Voices of Young Heroes — Review

Thought for the Day:

“A man is a success if he gets up in the morning and gets to bed at night, and in between he does what he wants to do.”
~ Bob Dylan ~

Gifts for My Writer Friends:

Our heroes are often underdogs, especially in middle-grade fiction. Charles Yellowitz has a good post HERE on Legends of Windemere with 7 Tips to Writing Underdog Heroes. https://legendsofwindemere.com/2020/06/26/7-tips-to-writing-underdog-heroes/

Angela Ackerman has a guest post on Writer in the Storm about character behavior that is terrific. Check it out HERE.

We all want to paint good pictures with our words. HERE is an article from Writer’s Digest that gives you 11 Secrets to Writing an Effective Character Description. Lots of ads pop up, but it’s worth getting past them. I particularly like #7 and #8.

2020 Food TruckThe long, slow slog that is 2020 continues with Covid at the head of a very unhappy parade. At least the wearing of masks seems to have finally become accepted by people in both political parties and is no longer a political football. Maybe we can finally turn a corner on this nasty disease. Stay safe, everyone! I know I am hunkering down and staying as safe as I can.

I know a lot of people use e-readers and read books on their computers. I have a niece who reads novels on her phone. I like good old-fashioned books. I like the feel of them, the heft of them. I like turning pages. Heck, I even like the smell of books. I just don’t read ebooks. EXCEPT when it’s a new book by Kelly Milner Halls, and it isn’t available any other way yet. I love everything I’ve read by her, and when I was offered a peek at one of her new books that isn’t out yet, I made an exception to my own rule. It was so worth it. Here are my thoughts on Voices of Young Heroes by Kelly Milner Halls. It is coming out August 4, but you can preorder it now.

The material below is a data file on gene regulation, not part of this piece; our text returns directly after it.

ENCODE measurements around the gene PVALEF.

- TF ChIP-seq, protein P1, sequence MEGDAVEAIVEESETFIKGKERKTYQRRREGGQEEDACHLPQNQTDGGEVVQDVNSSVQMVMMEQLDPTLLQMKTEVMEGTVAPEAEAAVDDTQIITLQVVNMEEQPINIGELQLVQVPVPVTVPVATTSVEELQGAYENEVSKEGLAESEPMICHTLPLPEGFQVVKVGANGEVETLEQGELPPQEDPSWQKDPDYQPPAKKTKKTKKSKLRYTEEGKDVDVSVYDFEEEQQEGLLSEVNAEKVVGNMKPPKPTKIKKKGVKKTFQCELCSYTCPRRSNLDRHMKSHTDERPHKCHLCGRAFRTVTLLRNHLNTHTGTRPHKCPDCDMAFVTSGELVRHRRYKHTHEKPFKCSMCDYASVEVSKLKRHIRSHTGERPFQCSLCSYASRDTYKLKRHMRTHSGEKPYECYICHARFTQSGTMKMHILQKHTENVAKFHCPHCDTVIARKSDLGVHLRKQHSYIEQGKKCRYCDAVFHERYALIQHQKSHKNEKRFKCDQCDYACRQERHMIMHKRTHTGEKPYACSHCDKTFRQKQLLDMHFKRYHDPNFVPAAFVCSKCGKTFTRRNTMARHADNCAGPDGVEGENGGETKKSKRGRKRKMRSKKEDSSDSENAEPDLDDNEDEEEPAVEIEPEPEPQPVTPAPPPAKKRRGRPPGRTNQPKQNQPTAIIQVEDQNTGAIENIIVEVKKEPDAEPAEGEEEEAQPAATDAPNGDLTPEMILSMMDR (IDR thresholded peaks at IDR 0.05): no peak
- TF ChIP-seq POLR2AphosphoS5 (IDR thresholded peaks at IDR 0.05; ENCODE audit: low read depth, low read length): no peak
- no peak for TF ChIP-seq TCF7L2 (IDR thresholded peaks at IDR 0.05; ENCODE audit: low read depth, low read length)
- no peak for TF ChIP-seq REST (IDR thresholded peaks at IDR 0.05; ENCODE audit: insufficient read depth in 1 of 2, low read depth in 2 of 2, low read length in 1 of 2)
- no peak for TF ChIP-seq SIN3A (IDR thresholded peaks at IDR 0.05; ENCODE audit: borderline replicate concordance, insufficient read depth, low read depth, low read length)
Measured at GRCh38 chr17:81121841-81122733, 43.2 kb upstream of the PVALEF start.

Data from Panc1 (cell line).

Voices of Young HeroesThere were plenty of heroes in World War II, but many of them are not well known. Kelly Milner Halls has found the inspiring stories of twenty brave, strong, young people who resisted and fought against the Nazi regime and their nefarious missions. Taking on such powerful and truly evil people takes the kind of courage and intelligence few young people believe they have. The book opens with a 3-part introduction to WWII — How it Happened, Who was Involved, and The Major Events and the Outcome. Halls distills a lot of information into these few pages in language young people will understand. It is just enough to give them a good understanding without overwhelming them. The twenty accounts of mostly-unfamiliar names (most kids have heard of Anne Frank, but the others are unlikely to be known) will be eye-opening for readers as they see through other young people’s experiences what it was like to be faced with and coming to recognize Hitler and the Nazi party for what they really were. Many lost their lives in their fight against that evil regime. Today’s youngsters will be astonished at how very young some of these heroes were and the amazing things they did. They became forgers, smugglers, guides, spies, soldiers, sailors, and more, saving hundreds of lives as they did their work.

Kelly Milner Halls

Kelly Milner Halls has her finger firmly on the pulse of young people, and her books reflect that connection. Her research is impeccable and it shines through on every page. Her writing is lively and fascinating to read. This is the kind of book that will make readers out of reluctant readers, turn kids on to history who think history is boring, and show kids how exciting non-fiction can be. This belongs in the hands of every middle-grader and up really through high school. It is easily interesting enough to keep older teens engaged. Don’t miss this one.

Be sure to check back next week. I plan on having a giveaway then. Don’t forget to check for other Marvelous Middle-Grade Monday posts at the Greg Pattridge’s blog HERE.

27 thoughts on “Voices of Young Heroes — Review”